- Published: 20 March 2017 20 March 2017
- Last Updated: 22 March 2017 22 March 2017
By Melissa A. McCurdy, Senior Associate, Standley Law Group LLP
Supreme Court Set to Decide Important Questions on the Scope of Patent Exhaustion in 2017
Impression Products, Inc. v. Lexmark International, Inc., is set for oral argument before the United States Supreme Court on March 21, 2017. The outcome of the case, which will address the scope of patent exhaustion, could have a serious impact on certain segments of business such as companies, like Impression Products, that refurbish used, patented products for resale (think phones, laptops, toner cartridges, etc.). It could also have an effect on the rights of consumers that purchase patented goods. The two specific questions pertaining to the doctrine of patent exhaustion that are going to be analyzed by the Court are: 1) whether a conditional sale that transfers title to a patented item, but which specifies post-sale restrictions on the item’s use or resale avoids application of the patent-exhaustion doctrine and therefore permits the enforcement of the post-sale restrictions; and 2) whether patent exhaustion will be triggered by a sale of the patented item (the sale being authorized by the patentee) when the sale occurs outside of the United States. The Federal Circuit has upheld post-sale restrictions on patented articles despite the doctrine of patent exhaustion and it has rejected the contention that patent exhaustion can be triggered by a foreign sale. We are about to find out whether the Supreme Court agrees with these applications of law.
The Facts of the Case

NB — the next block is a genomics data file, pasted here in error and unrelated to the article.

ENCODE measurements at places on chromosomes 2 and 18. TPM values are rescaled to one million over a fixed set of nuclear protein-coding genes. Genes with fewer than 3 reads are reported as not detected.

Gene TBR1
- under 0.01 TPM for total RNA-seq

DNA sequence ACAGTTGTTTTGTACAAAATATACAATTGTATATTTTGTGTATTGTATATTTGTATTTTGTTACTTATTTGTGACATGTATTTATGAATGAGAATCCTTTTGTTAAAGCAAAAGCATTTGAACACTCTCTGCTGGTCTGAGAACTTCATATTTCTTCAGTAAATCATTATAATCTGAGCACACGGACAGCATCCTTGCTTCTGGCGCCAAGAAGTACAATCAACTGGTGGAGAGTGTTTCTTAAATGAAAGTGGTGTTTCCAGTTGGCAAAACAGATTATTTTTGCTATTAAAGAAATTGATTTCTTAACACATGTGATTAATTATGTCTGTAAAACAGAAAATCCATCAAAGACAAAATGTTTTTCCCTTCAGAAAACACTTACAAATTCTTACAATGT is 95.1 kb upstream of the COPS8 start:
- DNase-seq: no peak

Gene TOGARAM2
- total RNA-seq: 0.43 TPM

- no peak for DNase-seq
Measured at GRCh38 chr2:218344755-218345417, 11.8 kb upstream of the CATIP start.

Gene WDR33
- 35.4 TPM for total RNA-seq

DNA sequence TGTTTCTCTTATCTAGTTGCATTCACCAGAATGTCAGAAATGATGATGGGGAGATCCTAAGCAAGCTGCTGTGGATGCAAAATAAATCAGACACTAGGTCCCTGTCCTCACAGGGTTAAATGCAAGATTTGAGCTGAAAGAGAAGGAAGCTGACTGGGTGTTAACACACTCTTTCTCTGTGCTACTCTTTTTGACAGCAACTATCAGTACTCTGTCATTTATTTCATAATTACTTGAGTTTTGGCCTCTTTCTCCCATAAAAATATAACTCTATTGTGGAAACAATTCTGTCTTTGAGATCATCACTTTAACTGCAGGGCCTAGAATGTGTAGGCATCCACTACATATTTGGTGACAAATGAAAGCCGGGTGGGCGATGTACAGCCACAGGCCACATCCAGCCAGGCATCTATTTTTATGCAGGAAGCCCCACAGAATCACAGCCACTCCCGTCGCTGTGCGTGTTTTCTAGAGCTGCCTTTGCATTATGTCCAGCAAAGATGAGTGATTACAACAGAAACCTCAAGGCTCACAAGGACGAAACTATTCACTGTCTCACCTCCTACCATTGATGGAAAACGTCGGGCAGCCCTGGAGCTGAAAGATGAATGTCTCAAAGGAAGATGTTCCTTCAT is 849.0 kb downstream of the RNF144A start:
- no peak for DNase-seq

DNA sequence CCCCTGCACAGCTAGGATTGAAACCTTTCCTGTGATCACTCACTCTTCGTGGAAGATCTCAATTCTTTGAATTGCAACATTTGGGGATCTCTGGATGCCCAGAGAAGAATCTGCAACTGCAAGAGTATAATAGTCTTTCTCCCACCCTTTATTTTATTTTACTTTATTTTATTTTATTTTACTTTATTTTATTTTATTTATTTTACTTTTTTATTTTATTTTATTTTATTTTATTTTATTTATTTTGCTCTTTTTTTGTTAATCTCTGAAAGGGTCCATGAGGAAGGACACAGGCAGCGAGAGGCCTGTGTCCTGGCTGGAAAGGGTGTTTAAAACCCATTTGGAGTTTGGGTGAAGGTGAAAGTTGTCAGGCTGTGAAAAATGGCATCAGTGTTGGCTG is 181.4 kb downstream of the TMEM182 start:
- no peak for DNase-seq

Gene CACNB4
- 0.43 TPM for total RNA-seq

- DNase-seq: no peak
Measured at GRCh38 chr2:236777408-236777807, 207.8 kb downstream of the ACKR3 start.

The Impression Products case involves patented toner cartridges that are used in laser printers. Printer manufacturers – such as Lexmark – sell the toner cartridges at a premium price and derive a significant component of their profits from those sales. A refurbishment industry has developed in which third parties, such as Impression Products, purchase used toner cartridges and refurbish them for resale. The refurbished toner cartridges are priced significantly lower than the new cartridges sold by the manufacturer. Lexmark has attempted to curb the refurbishment of its toner cartridges by offering its customers the option of purchasing “Return Program Cartridges” at a discounted price. The Return Program Cartridges come with a restriction that “the buyer may not reuse the cartridge after the toner runs out and may not transfer it to anyone but Lexmark once it is used.” Lexmark also offers its customers the option of buying toner cartridges at a non-discounted rate: the full-priced cartridges are sold without any use limitations. Lexmark offers its toner cartridges via two different channels: direct sales from Lexmark to the end user and sales by authorized resellers to the end user. In both channels, Lexmark requires compliance with the post-sale restrictions on “Return Program Cartridges.”